Government officials react to De Castro’s appointment as chief justice


Posted at Aug 25 2018 05:23 PM | Updated as of Aug 25 2018 08:04 PM

MANILA (3rd UPDATE)—Several government officials reacted to the appointment of Teresita Leonardo-De Castro as the new chief justice, Saturday, hours after Malacañang confirmed that the 69-year old magistrate is the new head of the high court.

Justice Secretary Menardo Guevarra called the appointment a "fitting finale" to De Castro's 45-year career in the judiciary.

De Castro is expected to hold the top magistrate post for only 2 months. She will reach the mandatory retirement age of 70 years old in October.

"The new appointment of Justice De Castro as Chief Justice is a fitting finale to [her] illustrious career in both the Department of Justice and the Judiciary," Guevarra said.

Former Justice and now Ombudsman Samuel Martires described the new chief justice as a "God-fearing person" and a "workaholic."

"New Chief Justice Teresita Leonardo-De Castro is a stickler to the rules. A good friend; strict but compassionate and will not mince a word to tell the truth," Martires said.

"I am so happy that the First Lady Chief Justice of the Philippines was my former Presiding Justice at the Sandiganbayan. She truly deserves it," he said.

Martires, along with De Castro and 5 other justices, voted in favor of a quo warranto petition that invalidated the appointment of Maria Lourdes Sereno as chief justice in May 2018.

Former Solicitor General Florin Hilbay and opposition lawmaker Gary Alejano, meanwhile, said De Castro's appointment may be considered as President Rodrigo Duterte's way of paying his debt of gratitude to the second most senior magistrate of the high court.

"Baka isipin po ng mga mamamayan na parang bayad-utang na loob dahil isa si Punong Mahistrado Tessie De Castro sa nanguna sa pagpapatanggal kay dating Chief Justice Meilou Sereno," Hilbay said.

(People might think that the appointment of De Castro as chief justice is a way of paying a debt of gratitude for the ouster of Maria Lourdes Sereno.)

Alejano said in a statement: "Ang pagtatalaga ni Duterte kay Teresita De Castro bilang Punong Mahistrado ay maliwanag na nagpapakita ng bayad-utang, kawalan ng delicadeza at kagarapalan sa gobyernong ito." 

(Duterte's appointment of Teresita De Castro as chief justice is a clear way of showing that he is paying a debt of gratitude, a lack of delicadeza and greed in this government.)

Sen. Richard Gordon said De Castro will "do very well with her experience as a legal luminary for 45 years. Highly bright, competent and a woman of the law."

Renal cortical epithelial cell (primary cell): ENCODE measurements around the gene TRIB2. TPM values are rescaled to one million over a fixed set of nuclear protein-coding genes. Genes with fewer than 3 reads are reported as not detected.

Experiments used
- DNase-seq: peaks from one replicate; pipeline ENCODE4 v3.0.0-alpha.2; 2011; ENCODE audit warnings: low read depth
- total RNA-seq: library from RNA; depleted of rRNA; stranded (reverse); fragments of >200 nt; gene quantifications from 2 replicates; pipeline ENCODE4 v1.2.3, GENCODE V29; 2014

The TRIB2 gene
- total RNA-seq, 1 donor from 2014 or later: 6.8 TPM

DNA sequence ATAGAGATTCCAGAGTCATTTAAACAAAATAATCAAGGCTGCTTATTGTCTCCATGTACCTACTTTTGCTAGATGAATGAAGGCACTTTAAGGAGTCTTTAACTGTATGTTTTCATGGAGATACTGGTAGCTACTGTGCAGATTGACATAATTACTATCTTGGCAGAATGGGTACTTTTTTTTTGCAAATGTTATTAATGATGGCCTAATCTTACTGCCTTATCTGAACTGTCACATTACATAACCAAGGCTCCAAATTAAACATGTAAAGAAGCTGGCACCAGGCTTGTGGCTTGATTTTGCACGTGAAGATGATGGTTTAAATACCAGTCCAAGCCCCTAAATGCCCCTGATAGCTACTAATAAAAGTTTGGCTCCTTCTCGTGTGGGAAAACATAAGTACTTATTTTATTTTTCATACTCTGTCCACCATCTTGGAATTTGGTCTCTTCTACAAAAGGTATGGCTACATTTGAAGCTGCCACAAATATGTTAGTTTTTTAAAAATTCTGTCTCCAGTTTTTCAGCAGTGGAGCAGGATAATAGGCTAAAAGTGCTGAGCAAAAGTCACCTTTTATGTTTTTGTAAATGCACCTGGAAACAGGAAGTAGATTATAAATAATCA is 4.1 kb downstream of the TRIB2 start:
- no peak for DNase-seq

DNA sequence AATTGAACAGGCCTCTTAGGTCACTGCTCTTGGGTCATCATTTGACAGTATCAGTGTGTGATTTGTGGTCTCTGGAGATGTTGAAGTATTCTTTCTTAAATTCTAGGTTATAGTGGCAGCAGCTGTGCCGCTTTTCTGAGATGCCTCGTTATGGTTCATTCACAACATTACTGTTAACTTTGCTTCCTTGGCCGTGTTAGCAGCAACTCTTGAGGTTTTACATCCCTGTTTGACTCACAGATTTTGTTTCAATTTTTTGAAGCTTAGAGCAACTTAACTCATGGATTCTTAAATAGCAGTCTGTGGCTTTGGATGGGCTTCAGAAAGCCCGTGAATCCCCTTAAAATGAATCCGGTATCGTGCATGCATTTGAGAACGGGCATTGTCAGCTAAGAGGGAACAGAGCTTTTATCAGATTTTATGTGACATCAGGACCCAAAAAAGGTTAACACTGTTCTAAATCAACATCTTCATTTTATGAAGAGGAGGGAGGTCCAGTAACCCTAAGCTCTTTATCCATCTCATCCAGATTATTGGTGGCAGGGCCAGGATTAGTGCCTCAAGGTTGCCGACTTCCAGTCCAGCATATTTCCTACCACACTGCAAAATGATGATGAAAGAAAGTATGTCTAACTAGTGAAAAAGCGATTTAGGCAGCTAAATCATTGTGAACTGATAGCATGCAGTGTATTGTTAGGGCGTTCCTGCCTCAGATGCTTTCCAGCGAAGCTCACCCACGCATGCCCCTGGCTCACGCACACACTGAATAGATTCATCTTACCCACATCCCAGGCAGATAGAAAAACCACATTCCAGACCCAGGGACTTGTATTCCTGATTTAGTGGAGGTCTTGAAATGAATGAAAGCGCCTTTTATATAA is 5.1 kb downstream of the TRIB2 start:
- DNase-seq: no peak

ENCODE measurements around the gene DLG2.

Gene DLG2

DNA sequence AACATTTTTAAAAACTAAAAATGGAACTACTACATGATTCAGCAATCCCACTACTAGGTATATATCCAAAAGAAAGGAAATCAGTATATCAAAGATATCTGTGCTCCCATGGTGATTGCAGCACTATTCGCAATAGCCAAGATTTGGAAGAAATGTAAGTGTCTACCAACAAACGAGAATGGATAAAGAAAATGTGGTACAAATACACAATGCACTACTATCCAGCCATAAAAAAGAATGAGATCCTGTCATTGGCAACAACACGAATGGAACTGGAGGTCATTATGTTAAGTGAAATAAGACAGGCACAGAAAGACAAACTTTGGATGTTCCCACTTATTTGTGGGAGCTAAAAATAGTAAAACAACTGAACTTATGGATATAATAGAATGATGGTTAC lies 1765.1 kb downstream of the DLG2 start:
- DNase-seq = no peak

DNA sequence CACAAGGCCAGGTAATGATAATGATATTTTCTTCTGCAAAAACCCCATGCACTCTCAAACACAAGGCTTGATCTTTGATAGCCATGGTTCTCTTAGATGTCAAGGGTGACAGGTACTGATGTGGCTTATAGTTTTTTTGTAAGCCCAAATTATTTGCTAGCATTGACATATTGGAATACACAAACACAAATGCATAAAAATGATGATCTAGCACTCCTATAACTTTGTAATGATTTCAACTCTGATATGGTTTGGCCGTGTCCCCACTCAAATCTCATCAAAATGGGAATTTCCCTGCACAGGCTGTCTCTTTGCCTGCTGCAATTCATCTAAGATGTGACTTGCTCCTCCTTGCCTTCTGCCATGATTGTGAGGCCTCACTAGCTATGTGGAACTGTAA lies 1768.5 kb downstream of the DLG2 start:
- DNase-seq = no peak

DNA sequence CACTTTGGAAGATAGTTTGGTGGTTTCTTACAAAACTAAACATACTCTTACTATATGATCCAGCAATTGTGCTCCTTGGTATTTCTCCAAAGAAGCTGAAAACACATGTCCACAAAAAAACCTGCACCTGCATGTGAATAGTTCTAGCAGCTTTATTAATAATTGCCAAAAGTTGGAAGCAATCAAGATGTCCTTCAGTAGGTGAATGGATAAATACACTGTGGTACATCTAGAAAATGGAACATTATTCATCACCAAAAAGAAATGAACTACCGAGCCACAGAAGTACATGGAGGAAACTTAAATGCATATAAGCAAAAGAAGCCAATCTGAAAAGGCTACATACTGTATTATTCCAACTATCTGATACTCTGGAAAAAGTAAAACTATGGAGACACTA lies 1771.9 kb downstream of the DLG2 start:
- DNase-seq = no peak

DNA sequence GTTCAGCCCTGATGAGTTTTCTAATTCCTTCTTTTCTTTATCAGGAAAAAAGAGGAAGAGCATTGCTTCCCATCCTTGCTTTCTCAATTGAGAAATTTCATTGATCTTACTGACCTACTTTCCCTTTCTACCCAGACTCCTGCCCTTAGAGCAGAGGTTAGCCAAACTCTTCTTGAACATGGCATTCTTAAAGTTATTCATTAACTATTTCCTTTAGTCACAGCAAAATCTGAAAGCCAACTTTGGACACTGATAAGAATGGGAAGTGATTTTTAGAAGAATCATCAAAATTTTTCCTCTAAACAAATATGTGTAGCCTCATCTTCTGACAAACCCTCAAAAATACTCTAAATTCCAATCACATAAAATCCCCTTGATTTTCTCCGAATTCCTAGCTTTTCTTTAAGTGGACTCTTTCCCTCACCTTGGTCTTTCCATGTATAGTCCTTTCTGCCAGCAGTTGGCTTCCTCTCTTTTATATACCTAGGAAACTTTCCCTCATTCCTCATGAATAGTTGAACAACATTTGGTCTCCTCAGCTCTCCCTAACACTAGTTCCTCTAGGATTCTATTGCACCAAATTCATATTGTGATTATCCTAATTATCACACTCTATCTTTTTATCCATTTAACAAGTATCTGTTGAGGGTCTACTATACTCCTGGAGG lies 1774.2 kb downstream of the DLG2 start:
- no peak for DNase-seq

Sen. Gringo Honasan said De Castro's appointment "introduces elements of stability, continuity and predictability not only to the judiciary but to our democracy."

‘Endo’ chief justice?

Sen. Francis "Kiko" Pangilinan, meanwhile, questioned De Castro's appointment in light of her impending retirement on October 8.

"Appointment of endo CJ does not help in the strengthening of the rule of law. Why appoint someone who will only sit as Chief Justice for less than two months? What public purpose does it serve? What public value does it create? The appointment leaves much to be desired," he said.

Albay Rep. Edcel Lagman echoed Hilbay and Alejano's statements, asserting that the President only rewarded De Castro for her role in Sereno's ouster.

"Fealty to the high standards of ethics and morality required of judicial officers should have impelled De Castro to forfeit her ambition," he said in a statement.

"With the very short period of her incumbency, it is humanly impossible for her to accomplish wonders or anything of substance in the Supreme Court."

Abdiel Fajardo, president of the Integrated Bar of the Philippines (IBP), said the organization stands by its nomination of Associate Justice Antonio Carpio as chief magistrate.

The IBP, the country's only compulsory organization of lawyers, has said it favored the return to the long-standing tradition of seniority in choosing the next chief magistrate, which was observed prior to the appointment of Sereno in August 2012. 

"Justice de Castro is the next most senior in the Court. While on the one hand she faces ethical questions considering that she is succeeding a CJ she helped remove, on the other hand we are hoping that this starts a trend that will weigh heavily in favor of seniority as a tradition," Fajardo said.